Johannis de Rijke (1842-1913) was the son of a humble dyke worker from Zeeland. Yet by the time he died, he had reached the highest position ever reached by a foreigner in Japan, and was a regular visitor to the Emperor’s Palace. Although his name goes largely unrecognised in the Netherlands, his grave is annually visited by groups of Japanese paying their respects.
De Rijke and two fellow Dutch engineers who arrived in Japan in 1873 were called the “watermen”. They were O-yatoi Gaikokujin, foreigners recruited by the Japanese for the expertise which a rapidly industrialising Japan did not yet have. Johannis de Rijke applied his skills as an hydraulic engineer to build numerous harbours in Japan, sewer systems, tunnel channels, and flood control projects, as well as reshaping and re-channeling a large number of rivers. He was awarded the Order of the Sacred Treasures for his achievements, which have left a lasting mark on Japan’s landscape.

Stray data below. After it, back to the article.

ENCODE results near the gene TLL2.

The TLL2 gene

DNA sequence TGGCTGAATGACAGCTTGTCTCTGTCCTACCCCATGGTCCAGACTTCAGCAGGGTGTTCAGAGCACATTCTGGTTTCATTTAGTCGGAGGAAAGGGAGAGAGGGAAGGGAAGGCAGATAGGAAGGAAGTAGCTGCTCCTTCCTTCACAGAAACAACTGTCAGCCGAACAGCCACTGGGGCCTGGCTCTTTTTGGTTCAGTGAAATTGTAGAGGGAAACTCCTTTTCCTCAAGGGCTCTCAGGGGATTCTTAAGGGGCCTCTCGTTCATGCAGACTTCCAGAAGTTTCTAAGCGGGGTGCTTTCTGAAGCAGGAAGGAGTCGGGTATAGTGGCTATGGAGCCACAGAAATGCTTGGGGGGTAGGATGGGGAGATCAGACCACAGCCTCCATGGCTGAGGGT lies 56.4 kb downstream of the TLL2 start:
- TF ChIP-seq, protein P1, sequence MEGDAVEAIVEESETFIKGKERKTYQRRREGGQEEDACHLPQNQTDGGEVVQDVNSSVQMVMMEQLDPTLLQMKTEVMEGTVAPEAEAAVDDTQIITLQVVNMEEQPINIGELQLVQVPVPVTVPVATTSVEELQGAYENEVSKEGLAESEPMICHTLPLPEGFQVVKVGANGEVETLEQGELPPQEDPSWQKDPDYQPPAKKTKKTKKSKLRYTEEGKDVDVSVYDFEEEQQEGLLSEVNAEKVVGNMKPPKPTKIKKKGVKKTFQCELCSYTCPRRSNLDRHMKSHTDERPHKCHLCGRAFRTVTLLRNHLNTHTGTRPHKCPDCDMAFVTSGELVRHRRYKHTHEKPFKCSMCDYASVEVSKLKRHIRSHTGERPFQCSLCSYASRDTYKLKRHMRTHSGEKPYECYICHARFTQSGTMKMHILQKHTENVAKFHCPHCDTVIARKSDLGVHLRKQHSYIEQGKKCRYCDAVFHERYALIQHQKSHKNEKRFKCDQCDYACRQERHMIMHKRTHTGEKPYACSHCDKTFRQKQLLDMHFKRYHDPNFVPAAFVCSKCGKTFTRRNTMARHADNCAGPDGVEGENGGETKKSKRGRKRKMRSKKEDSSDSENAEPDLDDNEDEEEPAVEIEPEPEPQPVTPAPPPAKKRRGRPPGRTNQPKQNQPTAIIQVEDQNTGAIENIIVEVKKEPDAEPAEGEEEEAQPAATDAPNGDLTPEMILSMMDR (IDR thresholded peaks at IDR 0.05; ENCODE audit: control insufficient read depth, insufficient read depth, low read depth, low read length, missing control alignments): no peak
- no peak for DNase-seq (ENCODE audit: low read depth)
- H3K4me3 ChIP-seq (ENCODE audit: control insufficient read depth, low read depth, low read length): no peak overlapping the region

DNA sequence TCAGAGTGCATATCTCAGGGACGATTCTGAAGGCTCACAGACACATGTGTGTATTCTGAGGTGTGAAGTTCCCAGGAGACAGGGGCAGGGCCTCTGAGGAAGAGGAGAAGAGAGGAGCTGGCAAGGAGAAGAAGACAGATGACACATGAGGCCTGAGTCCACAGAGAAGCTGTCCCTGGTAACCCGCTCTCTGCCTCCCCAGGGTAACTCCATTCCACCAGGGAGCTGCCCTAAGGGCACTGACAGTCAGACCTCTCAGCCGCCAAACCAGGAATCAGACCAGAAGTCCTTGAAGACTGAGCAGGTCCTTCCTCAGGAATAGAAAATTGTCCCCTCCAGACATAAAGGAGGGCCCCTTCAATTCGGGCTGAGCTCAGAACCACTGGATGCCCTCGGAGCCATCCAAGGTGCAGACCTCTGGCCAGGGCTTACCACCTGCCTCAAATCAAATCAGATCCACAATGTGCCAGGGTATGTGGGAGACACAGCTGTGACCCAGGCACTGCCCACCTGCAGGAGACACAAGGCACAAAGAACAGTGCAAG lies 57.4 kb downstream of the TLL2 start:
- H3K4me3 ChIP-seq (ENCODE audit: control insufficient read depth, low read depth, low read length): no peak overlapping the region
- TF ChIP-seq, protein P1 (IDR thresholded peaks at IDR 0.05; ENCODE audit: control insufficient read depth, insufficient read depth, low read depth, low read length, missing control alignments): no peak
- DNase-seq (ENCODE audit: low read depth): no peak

Producer: Dheera Sujan
Broadcast: April 15, 2002